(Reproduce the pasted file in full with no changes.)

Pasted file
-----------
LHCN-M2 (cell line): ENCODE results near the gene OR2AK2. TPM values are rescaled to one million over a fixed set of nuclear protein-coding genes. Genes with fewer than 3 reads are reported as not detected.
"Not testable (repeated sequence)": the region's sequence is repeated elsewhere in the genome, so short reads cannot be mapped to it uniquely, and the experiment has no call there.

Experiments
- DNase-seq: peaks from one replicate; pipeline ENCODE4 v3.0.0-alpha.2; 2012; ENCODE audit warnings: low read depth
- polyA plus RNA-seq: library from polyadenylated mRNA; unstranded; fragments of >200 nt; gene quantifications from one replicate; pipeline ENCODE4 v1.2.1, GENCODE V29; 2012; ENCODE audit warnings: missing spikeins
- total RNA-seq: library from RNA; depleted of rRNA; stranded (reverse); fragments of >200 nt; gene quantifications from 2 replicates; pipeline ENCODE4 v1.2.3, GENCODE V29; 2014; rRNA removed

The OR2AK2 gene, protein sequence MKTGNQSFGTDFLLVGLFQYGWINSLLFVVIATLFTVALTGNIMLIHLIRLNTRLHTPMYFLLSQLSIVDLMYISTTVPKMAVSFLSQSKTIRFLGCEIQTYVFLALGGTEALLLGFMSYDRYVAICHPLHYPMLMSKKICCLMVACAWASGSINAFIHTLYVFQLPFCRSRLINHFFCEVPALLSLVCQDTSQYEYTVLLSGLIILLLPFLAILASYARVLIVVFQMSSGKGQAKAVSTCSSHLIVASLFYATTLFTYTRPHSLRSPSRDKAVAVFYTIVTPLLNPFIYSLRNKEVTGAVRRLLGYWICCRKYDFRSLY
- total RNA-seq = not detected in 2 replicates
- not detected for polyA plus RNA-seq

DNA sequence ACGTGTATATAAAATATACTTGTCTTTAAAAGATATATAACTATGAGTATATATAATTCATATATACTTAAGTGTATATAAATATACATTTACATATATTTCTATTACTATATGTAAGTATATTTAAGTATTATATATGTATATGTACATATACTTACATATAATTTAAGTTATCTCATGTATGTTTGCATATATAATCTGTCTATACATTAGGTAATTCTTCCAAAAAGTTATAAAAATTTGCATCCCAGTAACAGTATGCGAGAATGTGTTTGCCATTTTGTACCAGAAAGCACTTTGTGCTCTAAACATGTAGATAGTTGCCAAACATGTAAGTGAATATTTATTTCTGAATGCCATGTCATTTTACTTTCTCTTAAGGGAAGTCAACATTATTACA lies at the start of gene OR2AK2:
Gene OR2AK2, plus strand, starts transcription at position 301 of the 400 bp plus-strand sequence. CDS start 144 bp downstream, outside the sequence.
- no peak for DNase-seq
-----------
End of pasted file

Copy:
LHCN-M2 (cell line): ENCODE results near the gene OR2AK2. TPM values are rescaled to one million over a fixed set of nuclear protein-coding genes. Genes with fewer than 3 reads are reported as not detected.
"Not testable (repeated sequence)": the region's sequence is repeated elsewhere in the genome, so short reads cannot be mapped to it uniquely, and the experiment has no call there.

Experiments
- DNase-seq: peaks from one replicate; pipeline ENCODE4 v3.0.0-alpha.2; 2012; ENCODE audit warnings: low read depth
- polyA plus RNA-seq: library from polyadenylated mRNA; unstranded; fragments of >200 nt; gene quantifications from one replicate; pipeline ENCODE4 v1.2.1, GENCODE V29; 2012; ENCODE audit warnings: missing spikeins
- total RNA-seq: library from RNA; depleted of rRNA; stranded (reverse); fragments of >200 nt; gene quantifications from 2 replicates; pipeline ENCODE4 v1.2.3, GENCODE V29; 2014; rRNA removed

The OR2AK2 gene, protein sequence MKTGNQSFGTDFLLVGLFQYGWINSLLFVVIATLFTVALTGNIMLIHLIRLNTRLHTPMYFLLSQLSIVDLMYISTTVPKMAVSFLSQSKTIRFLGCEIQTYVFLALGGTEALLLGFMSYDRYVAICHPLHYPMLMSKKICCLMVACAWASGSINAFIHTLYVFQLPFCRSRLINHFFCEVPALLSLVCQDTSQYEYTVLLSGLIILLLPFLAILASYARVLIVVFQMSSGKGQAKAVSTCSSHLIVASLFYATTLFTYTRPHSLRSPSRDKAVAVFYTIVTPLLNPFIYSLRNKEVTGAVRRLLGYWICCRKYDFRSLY
- total RNA-seq = not detected in 2 replicates
- not detected for polyA plus RNA-seq

DNA sequence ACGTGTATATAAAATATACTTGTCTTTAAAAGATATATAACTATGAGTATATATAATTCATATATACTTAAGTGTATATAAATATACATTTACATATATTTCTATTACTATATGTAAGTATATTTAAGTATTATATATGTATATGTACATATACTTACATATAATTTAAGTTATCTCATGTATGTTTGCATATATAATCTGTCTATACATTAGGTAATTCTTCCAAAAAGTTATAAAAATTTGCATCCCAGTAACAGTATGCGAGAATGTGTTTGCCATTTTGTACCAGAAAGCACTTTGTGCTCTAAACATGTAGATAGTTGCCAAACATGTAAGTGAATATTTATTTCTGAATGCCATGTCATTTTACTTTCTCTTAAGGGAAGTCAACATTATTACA lies at the start of gene OR2AK2:
Gene OR2AK2, plus strand, starts transcription at position 301 of the 400 bp plus-strand sequence. CDS start 144 bp downstream, outside the sequence.
- no peak for DNase-seq